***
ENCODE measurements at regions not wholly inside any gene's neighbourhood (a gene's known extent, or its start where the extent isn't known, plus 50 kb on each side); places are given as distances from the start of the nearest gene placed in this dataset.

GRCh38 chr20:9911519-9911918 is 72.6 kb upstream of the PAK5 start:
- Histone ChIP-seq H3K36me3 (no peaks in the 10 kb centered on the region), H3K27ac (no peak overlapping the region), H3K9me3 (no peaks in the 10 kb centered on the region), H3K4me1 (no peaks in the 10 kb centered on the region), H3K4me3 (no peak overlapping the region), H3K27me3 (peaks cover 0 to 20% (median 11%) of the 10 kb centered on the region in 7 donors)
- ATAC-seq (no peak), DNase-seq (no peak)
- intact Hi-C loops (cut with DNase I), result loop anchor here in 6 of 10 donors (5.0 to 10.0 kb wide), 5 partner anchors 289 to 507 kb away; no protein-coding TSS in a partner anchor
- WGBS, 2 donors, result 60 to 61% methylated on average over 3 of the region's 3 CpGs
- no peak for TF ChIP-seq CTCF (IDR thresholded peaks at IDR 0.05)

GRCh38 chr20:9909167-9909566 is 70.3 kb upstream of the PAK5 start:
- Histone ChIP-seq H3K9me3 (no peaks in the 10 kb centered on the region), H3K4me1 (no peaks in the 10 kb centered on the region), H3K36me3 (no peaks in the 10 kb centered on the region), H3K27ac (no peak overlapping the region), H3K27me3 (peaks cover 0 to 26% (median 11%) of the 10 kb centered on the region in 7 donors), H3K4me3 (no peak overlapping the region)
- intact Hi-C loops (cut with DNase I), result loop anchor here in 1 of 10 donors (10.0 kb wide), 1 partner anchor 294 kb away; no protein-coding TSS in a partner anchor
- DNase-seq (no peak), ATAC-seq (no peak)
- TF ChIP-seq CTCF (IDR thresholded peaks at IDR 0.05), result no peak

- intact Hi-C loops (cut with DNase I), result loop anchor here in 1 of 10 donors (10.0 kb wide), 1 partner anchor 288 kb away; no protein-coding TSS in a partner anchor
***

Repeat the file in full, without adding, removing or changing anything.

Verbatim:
ENCODE measurements at regions not wholly inside any gene's neighbourhood (a gene's known extent, or its start where the extent isn't known, plus 50 kb on each side); places are given as distances from the start of the nearest gene placed in this dataset.

GRCh38 chr20:9911519-9911918 is 72.6 kb upstream of the PAK5 start:
- Histone ChIP-seq H3K36me3 (no peaks in the 10 kb centered on the region), H3K27ac (no peak overlapping the region), H3K9me3 (no peaks in the 10 kb centered on the region), H3K4me1 (no peaks in the 10 kb centered on the region), H3K4me3 (no peak overlapping the region), H3K27me3 (peaks cover 0 to 20% (median 11%) of the 10 kb centered on the region in 7 donors)
- ATAC-seq (no peak), DNase-seq (no peak)
- intact Hi-C loops (cut with DNase I), result loop anchor here in 6 of 10 donors (5.0 to 10.0 kb wide), 5 partner anchors 289 to 507 kb away; no protein-coding TSS in a partner anchor
- WGBS, 2 donors, result 60 to 61% methylated on average over 3 of the region's 3 CpGs
- no peak for TF ChIP-seq CTCF (IDR thresholded peaks at IDR 0.05)

GRCh38 chr20:9909167-9909566 is 70.3 kb upstream of the PAK5 start:
- Histone ChIP-seq H3K9me3 (no peaks in the 10 kb centered on the region), H3K4me1 (no peaks in the 10 kb centered on the region), H3K36me3 (no peaks in the 10 kb centered on the region), H3K27ac (no peak overlapping the region), H3K27me3 (peaks cover 0 to 26% (median 11%) of the 10 kb centered on the region in 7 donors), H3K4me3 (no peak overlapping the region)
- intact Hi-C loops (cut with DNase I), result loop anchor here in 1 of 10 donors (10.0 kb wide), 1 partner anchor 294 kb away; no protein-coding TSS in a partner anchor
- DNase-seq (no peak), ATAC-seq (no peak)
- TF ChIP-seq CTCF (IDR thresholded peaks at IDR 0.05), result no peak

- intact Hi-C loops (cut with DNase I), result loop anchor here in 1 of 10 donors (10.0 kb wide), 1 partner anchor 288 kb away; no protein-coding TSS in a partner anchor